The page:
IP stands for “Internet Protocol,” and any computer or device that is connected to the internet will have its own unique address or “IP Address.”
IP Addresses are sometimes called “quads” because they are written in a series of four numbers separated by periods or dots. For example, the IP Address for www.wordpress.org is “18.104.22.168.” If you typed that IP Address into your browser, you would then be taken directly to the WordPress.org website.
IP Addresses are not just for websites. In fact, every single device that connects to the internet has its own unique IP address, including mobile phones, smart televisions, voice assistants, and tablets. Because there are billions of these addresses, they are written according to a standard known as IPv6.
Originally, the IPv4 standard was used to create IP Addresses. However, IPv4 can only handle around four billion different IP Addresses, so the new IPv6 standard was created that can handle trillions of different IP Addresses.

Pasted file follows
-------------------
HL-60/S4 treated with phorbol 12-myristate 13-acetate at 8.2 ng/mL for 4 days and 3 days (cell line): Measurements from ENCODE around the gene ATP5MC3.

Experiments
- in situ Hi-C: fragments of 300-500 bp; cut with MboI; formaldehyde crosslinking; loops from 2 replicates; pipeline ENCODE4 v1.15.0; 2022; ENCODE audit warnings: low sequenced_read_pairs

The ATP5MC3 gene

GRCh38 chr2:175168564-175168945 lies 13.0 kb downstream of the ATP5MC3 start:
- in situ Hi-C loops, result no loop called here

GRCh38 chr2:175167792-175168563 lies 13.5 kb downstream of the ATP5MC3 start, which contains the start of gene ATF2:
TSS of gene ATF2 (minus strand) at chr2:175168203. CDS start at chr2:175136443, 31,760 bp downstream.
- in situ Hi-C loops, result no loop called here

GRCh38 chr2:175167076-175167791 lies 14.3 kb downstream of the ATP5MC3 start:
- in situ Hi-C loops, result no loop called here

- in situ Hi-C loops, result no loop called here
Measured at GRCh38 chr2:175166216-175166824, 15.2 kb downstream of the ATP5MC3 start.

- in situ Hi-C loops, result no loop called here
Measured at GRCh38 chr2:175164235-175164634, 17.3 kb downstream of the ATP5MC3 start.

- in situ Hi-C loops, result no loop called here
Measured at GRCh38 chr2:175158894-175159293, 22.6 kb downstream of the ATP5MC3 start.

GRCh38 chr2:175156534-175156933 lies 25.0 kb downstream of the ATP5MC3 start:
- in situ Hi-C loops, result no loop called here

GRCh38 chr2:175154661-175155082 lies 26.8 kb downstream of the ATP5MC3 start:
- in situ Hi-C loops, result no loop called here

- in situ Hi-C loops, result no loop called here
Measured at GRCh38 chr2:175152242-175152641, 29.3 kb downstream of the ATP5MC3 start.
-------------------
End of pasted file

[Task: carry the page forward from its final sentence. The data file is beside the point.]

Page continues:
The old IPv4 standard simply assigned numbers in groups of four, which could occasionally conflict with other, existing IP Addresses. IPv6, however, ensures that there are no conflicts by requiring that all IP Addresses can be written in hexadecimal notation.
For example, WordPress’s IP address of “22.214.171.124” is in the IPv4 notation. The IPv6 version would be written as “ff00:4a2b::1fff.”
IP Address can either be public or private. Public IP Addresses can be accessed by any device on the internet. Private IP Addresses, on the other hand, can only be accessed from inside a local network. For a local network, the IP Addresses are assigned by the Dynamic Host Configuration Protocol (DHCP) which is usually executed by a router.
IP Address can also either be static (unchanging) or dynamic (changing every time you connect to the internet).